Excellence in Literature Worldview
What is the Worldview in Excellence in Literature?
I have often been asked whether the award-winning Excellence in Literature curriculum is religious or secular, or whether it had Christian content or a Christian worldview. Since I know it’s a question that others may have, I thought I’d share my answer here. I am assuming that by “Christian content,” the questioner means specific doctrinal teaching or verses from scripture.
Q: Does Excellence in Literature contain Christian content?
A: EIL is written from a Christian worldview because I am a Christian and my writing inevitably reflects my perspective. Because this is a literature course, not a theology class, I have been purposeful in not teaching specific doctrinal perspectives for the reasons below. I continue to revisit the assigned classics, adding context resources or alternative texts to balance or clarify instances in which a particular religious prejudice is expressed by the author of a focus text or context resource. This is an ongoing effort, and I appreciate feedback from readers.
Religion has been an integral part of history and literature, and in cases when a resource with religious roots is mentioned, it is always in a literary context and always optional. An example of the way a resource may be referenced can be found in the Moby Dick module. As context, I briefly reference other man/whale/big fish tales, including the Biblical story of Jonah and The Old Man and the Sea. Students are not required to read these, but simply being aware of them helps to place Moby Dick in its literary context. There is no hint of “any sectarian or denominational doctrine” in this type of usage — it is simply pointing out a literary form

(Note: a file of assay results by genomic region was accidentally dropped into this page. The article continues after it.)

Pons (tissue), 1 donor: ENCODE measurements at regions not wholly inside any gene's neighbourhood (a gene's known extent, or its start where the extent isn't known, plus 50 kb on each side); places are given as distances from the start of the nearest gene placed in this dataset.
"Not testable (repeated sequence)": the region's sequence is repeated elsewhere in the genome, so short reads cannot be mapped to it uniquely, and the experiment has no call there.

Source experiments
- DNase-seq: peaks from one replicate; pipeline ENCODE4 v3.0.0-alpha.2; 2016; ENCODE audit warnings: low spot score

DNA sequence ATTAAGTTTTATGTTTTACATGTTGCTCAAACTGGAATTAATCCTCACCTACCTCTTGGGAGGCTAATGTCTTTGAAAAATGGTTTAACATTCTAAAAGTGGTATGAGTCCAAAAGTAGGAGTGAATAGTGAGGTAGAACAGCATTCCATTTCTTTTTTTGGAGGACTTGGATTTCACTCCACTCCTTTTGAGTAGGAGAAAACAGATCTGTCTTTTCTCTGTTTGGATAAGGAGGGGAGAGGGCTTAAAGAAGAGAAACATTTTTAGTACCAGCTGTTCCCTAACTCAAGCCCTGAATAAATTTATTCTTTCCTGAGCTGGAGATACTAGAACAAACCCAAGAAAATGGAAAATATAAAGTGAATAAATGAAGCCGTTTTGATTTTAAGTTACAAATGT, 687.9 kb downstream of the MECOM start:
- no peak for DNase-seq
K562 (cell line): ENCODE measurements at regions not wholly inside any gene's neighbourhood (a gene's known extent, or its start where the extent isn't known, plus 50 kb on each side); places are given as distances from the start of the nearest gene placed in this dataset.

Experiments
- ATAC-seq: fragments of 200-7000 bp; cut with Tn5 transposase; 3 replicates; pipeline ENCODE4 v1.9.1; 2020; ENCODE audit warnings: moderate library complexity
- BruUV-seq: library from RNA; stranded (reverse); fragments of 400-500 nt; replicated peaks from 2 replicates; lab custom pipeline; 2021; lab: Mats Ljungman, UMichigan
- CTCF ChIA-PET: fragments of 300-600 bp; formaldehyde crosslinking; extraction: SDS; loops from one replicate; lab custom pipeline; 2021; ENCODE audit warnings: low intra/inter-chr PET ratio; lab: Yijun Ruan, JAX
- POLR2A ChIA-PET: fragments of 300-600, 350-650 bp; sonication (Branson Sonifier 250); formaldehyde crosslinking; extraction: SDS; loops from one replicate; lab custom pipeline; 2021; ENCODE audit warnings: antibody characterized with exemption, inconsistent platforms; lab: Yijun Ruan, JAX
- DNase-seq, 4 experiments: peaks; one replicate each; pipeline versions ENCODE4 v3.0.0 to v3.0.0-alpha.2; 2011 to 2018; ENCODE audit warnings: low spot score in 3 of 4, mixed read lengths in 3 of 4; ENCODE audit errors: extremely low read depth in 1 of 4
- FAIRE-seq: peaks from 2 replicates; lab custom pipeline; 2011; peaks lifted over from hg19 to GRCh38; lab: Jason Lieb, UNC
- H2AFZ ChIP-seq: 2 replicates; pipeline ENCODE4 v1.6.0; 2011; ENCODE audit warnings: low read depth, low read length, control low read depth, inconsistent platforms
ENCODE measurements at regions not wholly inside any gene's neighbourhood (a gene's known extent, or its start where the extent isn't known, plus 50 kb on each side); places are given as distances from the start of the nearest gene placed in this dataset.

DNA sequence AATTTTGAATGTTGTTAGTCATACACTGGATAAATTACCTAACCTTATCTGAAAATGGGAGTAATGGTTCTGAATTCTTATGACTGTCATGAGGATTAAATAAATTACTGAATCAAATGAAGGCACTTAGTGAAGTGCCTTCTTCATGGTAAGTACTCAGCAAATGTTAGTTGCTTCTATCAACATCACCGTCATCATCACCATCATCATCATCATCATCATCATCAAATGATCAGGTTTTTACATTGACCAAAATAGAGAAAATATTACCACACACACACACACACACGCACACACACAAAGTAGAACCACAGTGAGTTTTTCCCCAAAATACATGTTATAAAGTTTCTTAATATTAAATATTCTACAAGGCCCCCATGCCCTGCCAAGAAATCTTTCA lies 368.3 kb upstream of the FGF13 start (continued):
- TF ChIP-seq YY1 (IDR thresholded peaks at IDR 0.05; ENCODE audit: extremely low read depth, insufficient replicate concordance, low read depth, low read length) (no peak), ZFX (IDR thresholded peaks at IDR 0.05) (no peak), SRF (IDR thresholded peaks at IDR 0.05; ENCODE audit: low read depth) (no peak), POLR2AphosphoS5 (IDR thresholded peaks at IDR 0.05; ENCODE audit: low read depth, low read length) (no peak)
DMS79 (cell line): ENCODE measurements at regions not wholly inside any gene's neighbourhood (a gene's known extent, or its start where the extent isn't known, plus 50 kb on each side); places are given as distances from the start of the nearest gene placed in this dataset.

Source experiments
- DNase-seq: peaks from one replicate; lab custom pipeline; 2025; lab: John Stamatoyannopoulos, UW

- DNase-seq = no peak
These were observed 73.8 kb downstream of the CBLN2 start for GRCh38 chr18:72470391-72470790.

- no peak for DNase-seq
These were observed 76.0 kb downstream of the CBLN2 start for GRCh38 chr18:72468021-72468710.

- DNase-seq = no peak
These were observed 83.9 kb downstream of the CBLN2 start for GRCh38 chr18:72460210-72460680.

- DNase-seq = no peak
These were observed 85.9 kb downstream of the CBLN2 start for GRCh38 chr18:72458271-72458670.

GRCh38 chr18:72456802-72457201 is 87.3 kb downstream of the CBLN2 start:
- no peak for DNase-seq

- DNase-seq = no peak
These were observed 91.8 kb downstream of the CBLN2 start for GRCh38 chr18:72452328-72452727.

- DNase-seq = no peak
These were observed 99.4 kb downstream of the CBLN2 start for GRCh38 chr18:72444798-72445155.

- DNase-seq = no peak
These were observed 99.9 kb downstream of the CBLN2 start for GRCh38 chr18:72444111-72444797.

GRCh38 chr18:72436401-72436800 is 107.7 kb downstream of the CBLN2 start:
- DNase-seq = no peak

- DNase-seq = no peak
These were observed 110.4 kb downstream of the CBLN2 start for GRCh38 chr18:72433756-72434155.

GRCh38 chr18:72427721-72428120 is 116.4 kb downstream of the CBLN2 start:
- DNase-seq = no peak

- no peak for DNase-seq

Reasons for a literary approach
I want students to learn to think with discernment, so I present the focus texts and context materials so students begin to understand philosophy or worldview as it is revealed in each piece of literature, music, and art. I believe students learn more and retain it longer when they are actively engaged in studying resources from different voices and in different formats. These resources are primarily academic in nature; many are written by college professors or other experts.
Ideas have consequences: Every piece of literature studied is written from a specific worldview, and I believe that students who work through the curriculum will gradually gain a deep understanding of what various ideas and philosophies look like as they are lived out. Fiction allows us to see how people live when they are operating from various perspectives. I believe that learning is more powerful when students observe and discover this for themselves, rather than being spoon fed my interpretation or what I gleaned from the text.
Focus on literature and writing. The curriculum is designed to teach literature and writing, and I believe the focus needs to remain on the literary material presented and practiced. Student essays will inevitably reflect the student’s worldview and can open many conversational avenues within the family, classroom, or reading group.